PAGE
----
When we try to deploy an ASP.NET Core application using the self-hosted approach via the dotnetcore CLI, the result is a kind-of a windows service. You have your application running inside a terminal (or a command-prompt) window listening over a configured PORT for requests.
When you close this terminal (or the command-prompt) the application shuts down, which is kind-of meh when you want to run a production-grade API or Web application.
It’s much better and safer to use a reverse proxy based approach, where the ASP.NET Core application resides inside a standard webserver. This webserver acts like a container for the application, which runs on its own kestrel server instance.
This approach is such that any request from outside world is received by the hosting web server (such as IIS, Ngnix or Apache) which internally routes the request to the application running inside a kestrel web server module.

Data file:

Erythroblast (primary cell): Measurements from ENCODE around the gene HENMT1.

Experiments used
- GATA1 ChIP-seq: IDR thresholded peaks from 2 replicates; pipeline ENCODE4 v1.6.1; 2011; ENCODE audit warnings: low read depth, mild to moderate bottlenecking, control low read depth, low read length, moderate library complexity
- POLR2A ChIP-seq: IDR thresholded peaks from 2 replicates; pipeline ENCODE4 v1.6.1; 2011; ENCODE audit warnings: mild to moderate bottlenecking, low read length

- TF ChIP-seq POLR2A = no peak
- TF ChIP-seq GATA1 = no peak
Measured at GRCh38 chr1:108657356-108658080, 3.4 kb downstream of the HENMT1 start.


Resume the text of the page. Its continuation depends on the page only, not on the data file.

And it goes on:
This approach provides an additional layer of security and abstraction, in addition to making use of the additional features of a full-fledged web server such as IIS or Ngnix which offer much more such as server variables or preprocessing or others. For deploying an ASP.NET Core application to a webserver we require to install the below things to keep things going:
How to deploy an ASP.NET Core application in IIS?
Here’s a step-by-step process to deploy your ASP.NET Core application in IIS.